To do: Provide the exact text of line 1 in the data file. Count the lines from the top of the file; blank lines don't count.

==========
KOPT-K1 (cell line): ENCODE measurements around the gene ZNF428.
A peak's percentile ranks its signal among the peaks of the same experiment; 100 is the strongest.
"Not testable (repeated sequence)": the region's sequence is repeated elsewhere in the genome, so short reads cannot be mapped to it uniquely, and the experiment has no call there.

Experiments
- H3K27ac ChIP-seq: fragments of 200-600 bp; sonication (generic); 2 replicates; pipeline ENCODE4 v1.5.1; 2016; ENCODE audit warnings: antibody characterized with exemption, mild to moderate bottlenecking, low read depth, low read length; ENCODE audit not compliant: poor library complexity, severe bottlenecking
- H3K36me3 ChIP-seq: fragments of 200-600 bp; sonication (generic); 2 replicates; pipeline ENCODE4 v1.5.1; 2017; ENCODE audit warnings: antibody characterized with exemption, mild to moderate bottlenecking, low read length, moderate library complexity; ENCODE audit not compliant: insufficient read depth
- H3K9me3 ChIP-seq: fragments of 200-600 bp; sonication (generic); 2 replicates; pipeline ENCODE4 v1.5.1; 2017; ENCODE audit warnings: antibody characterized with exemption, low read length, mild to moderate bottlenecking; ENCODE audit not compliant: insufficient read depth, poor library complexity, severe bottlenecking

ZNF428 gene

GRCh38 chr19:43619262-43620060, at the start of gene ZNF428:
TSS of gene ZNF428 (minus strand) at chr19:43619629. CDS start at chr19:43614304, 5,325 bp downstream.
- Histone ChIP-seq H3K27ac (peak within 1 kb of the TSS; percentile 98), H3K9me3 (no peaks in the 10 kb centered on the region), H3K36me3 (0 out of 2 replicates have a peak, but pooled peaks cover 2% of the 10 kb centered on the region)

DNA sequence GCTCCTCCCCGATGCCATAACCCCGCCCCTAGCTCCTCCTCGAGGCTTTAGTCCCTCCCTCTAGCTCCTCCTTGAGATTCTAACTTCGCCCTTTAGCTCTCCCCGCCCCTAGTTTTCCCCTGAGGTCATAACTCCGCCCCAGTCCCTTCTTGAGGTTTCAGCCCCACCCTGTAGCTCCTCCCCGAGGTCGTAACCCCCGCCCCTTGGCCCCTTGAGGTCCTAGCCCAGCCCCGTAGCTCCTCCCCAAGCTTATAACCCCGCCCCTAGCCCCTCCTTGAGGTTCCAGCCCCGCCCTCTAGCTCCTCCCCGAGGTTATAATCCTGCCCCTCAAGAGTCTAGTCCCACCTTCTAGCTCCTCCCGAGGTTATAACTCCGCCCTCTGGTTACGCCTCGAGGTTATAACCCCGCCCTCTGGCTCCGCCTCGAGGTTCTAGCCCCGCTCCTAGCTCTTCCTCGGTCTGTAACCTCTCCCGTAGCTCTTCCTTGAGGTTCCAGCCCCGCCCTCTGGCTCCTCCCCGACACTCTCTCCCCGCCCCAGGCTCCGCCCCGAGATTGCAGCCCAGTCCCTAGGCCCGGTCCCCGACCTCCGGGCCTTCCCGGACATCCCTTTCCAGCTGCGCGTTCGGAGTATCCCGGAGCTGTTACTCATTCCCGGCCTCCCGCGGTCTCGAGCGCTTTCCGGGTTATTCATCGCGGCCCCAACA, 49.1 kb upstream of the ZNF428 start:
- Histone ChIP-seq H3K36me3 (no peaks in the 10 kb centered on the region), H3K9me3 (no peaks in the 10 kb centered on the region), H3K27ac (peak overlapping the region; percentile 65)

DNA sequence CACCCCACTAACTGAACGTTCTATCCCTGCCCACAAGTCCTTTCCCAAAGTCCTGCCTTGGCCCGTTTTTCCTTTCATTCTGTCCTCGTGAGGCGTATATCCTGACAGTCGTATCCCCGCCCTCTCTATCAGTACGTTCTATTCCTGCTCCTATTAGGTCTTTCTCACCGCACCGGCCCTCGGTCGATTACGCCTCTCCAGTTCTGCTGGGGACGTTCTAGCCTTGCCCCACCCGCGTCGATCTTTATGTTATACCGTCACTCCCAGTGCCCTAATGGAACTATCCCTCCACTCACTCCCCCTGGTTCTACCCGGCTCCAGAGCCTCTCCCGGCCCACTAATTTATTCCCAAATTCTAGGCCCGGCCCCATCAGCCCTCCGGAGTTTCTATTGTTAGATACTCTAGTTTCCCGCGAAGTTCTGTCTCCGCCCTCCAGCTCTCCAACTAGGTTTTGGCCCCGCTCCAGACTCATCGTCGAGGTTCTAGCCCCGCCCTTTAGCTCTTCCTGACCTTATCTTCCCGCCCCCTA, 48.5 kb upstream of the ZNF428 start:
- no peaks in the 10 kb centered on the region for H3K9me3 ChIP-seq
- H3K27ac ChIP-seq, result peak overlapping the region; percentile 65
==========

KOPT-K1 (cell line): ENCODE measurements around the gene ZNF428.